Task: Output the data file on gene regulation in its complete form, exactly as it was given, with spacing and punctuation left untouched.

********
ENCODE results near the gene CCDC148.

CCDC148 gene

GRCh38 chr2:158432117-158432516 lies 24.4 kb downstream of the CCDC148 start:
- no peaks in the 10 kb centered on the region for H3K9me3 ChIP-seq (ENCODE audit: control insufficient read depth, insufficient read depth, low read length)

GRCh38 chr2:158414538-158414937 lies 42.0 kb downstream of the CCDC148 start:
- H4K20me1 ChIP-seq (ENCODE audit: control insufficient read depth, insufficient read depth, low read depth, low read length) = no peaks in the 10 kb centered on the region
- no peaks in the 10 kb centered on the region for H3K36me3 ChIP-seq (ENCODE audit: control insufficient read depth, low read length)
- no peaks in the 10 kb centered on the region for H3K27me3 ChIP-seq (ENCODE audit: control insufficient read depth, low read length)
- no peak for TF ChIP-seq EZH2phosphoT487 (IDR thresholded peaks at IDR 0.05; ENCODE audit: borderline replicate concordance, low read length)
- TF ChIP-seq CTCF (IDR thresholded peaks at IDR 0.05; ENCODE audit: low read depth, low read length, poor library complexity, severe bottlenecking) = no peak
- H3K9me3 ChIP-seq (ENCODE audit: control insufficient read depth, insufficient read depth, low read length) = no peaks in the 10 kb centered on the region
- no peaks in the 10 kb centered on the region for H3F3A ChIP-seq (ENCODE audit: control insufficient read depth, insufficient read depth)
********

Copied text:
ENCODE results near the gene CCDC148.

CCDC148 gene

GRCh38 chr2:158432117-158432516 lies 24.4 kb downstream of the CCDC148 start:
- no peaks in the 10 kb centered on the region for H3K9me3 ChIP-seq (ENCODE audit: control insufficient read depth, insufficient read depth, low read length)

GRCh38 chr2:158414538-158414937 lies 42.0 kb downstream of the CCDC148 start:
- H4K20me1 ChIP-seq (ENCODE audit: control insufficient read depth, insufficient read depth, low read depth, low read length) = no peaks in the 10 kb centered on the region
- no peaks in the 10 kb centered on the region for H3K36me3 ChIP-seq (ENCODE audit: control insufficient read depth, low read length)
- no peaks in the 10 kb centered on the region for H3K27me3 ChIP-seq (ENCODE audit: control insufficient read depth, low read length)
- no peak for TF ChIP-seq EZH2phosphoT487 (IDR thresholded peaks at IDR 0.05; ENCODE audit: borderline replicate concordance, low read length)
- TF ChIP-seq CTCF (IDR thresholded peaks at IDR 0.05; ENCODE audit: low read depth, low read length, poor library complexity, severe bottlenecking) = no peak
- H3K9me3 ChIP-seq (ENCODE audit: control insufficient read depth, insufficient read depth, low read length) = no peaks in the 10 kb centered on the region
- no peaks in the 10 kb centered on the region for H3F3A ChIP-seq (ENCODE audit: control insufficient read depth, insufficient read depth)